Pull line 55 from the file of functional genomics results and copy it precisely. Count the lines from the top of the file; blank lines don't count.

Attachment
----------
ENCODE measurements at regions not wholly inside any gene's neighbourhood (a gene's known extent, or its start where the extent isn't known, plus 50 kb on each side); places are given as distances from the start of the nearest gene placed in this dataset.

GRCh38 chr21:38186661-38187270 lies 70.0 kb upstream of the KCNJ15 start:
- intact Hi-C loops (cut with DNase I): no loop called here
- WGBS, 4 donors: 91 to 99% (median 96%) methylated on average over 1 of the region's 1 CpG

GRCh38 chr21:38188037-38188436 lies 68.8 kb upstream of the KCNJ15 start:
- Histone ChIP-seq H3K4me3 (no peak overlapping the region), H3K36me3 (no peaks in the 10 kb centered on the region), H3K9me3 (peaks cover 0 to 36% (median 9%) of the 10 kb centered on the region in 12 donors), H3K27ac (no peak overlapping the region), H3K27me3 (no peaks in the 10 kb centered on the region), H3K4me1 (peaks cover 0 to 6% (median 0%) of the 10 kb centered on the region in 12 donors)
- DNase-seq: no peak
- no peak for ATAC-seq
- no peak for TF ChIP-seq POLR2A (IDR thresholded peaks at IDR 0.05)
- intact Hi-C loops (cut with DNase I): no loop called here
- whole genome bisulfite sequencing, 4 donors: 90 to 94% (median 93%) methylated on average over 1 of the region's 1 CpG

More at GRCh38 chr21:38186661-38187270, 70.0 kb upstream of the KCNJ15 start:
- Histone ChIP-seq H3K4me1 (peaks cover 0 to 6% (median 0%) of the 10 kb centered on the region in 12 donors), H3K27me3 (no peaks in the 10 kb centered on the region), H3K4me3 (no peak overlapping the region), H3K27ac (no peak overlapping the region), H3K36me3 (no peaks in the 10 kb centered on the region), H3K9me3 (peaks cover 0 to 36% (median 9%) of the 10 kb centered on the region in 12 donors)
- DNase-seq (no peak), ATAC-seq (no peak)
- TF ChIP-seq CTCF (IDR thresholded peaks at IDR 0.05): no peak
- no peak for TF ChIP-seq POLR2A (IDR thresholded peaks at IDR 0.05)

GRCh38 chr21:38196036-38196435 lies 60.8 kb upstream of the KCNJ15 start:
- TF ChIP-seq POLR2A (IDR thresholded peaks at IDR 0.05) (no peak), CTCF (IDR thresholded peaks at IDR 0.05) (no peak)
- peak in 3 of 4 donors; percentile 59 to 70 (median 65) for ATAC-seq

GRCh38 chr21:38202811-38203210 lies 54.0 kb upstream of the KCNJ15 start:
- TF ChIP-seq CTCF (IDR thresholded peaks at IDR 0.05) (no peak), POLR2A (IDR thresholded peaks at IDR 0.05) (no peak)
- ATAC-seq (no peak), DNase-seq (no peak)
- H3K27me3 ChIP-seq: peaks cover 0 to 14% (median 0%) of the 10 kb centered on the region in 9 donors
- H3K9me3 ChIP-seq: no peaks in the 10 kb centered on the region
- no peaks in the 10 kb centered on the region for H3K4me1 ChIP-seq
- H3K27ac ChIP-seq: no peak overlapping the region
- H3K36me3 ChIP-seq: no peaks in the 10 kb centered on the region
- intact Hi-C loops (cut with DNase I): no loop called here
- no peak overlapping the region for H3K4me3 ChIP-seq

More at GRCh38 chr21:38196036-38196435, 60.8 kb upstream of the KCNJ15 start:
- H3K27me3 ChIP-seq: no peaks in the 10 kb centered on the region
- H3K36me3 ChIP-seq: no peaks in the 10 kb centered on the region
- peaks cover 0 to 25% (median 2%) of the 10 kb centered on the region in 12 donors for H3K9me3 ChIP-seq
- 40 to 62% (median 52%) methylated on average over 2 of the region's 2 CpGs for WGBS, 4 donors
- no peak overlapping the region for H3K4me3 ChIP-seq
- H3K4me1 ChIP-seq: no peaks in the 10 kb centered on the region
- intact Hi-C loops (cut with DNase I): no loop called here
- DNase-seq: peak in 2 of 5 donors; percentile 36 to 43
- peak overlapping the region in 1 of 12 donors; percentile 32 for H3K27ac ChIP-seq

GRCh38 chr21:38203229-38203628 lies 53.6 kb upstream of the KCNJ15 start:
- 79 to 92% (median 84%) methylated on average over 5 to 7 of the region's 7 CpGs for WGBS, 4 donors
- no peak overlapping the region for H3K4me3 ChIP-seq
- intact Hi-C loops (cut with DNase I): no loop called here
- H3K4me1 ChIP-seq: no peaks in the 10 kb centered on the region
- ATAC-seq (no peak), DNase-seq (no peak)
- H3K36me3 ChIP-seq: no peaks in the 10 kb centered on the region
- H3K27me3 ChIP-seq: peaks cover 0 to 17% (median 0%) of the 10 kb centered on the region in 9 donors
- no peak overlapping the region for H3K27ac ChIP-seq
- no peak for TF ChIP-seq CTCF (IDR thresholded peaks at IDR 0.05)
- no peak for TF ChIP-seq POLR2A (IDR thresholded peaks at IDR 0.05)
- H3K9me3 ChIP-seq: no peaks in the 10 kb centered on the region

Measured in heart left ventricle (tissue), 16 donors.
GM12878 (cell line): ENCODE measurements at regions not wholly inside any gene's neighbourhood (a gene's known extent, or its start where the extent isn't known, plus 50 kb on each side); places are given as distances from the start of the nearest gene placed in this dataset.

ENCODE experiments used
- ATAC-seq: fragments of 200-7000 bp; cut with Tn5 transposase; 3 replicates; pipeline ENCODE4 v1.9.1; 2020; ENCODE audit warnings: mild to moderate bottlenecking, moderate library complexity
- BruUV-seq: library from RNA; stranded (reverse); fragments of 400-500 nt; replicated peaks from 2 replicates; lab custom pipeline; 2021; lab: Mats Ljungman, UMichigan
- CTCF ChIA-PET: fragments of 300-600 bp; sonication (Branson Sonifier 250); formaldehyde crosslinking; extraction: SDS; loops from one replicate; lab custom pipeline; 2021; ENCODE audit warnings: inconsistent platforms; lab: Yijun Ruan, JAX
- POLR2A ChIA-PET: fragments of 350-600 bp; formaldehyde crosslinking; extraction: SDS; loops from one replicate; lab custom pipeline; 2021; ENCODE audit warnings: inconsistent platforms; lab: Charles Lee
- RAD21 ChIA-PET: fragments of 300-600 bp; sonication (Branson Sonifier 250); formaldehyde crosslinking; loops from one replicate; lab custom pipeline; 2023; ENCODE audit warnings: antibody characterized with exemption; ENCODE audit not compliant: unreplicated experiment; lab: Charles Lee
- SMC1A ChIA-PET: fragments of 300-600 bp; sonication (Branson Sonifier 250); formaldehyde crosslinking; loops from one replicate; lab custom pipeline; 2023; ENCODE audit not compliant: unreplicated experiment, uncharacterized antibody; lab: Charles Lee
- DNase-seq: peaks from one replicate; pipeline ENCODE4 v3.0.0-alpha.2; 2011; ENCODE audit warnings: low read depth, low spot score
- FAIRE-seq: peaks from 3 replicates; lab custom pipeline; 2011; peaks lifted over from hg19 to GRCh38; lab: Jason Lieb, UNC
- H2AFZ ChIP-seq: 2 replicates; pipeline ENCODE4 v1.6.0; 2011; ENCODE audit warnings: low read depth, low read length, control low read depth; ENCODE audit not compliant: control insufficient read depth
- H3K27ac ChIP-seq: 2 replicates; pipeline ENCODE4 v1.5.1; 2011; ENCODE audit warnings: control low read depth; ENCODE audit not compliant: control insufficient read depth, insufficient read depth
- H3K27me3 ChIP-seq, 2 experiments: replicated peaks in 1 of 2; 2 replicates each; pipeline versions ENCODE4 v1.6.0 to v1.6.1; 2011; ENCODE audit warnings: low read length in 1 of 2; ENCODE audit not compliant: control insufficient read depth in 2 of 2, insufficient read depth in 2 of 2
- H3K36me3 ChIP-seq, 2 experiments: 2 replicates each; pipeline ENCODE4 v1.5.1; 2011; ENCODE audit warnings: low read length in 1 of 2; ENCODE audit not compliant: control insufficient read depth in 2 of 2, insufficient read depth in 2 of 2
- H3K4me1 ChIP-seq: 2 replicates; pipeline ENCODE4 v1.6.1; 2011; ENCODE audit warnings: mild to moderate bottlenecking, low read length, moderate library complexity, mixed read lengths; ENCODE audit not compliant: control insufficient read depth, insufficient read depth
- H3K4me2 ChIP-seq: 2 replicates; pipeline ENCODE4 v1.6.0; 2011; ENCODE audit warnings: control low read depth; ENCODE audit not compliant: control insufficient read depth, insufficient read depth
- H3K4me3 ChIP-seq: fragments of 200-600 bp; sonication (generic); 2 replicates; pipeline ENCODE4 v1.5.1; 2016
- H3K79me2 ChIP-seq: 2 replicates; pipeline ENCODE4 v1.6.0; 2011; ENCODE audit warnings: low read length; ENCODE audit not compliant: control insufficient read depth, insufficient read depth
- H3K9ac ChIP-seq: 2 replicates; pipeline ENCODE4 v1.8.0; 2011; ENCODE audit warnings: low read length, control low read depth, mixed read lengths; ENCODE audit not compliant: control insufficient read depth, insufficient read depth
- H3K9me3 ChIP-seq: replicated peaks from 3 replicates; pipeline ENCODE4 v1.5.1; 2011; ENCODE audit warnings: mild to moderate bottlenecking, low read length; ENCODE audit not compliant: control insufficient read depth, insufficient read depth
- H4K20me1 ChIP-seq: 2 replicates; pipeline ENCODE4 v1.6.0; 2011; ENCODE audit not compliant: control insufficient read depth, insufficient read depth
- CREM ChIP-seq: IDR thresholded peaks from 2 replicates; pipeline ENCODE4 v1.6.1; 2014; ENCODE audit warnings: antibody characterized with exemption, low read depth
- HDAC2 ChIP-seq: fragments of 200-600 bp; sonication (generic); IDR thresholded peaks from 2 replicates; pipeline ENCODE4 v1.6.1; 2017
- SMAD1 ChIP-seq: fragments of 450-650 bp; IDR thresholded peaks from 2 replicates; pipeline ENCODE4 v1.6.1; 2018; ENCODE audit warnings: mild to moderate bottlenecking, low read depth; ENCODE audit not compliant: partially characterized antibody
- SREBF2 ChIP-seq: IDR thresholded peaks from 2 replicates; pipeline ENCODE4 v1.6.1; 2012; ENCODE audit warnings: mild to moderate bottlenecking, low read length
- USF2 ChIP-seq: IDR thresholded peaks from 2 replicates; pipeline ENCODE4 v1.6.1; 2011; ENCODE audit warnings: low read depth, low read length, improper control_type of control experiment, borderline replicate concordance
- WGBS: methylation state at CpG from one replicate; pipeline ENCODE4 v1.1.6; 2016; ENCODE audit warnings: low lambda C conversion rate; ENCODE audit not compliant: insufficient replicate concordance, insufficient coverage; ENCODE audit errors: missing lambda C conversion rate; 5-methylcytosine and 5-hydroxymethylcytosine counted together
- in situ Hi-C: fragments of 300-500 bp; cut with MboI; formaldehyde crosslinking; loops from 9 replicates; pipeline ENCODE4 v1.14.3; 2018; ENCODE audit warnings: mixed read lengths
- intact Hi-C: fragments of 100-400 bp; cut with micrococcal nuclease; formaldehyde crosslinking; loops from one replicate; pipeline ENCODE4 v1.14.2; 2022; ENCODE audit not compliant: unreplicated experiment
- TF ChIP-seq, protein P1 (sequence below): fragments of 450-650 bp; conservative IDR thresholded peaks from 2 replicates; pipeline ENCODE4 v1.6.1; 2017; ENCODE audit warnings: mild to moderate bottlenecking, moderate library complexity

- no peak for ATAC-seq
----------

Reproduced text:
- ATAC-seq: fragments of 200-7000 bp; cut with Tn5 transposase; 3 replicates; pipeline ENCODE4 v1.9.1; 2020; ENCODE audit warnings: mild to moderate bottlenecking, moderate library complexity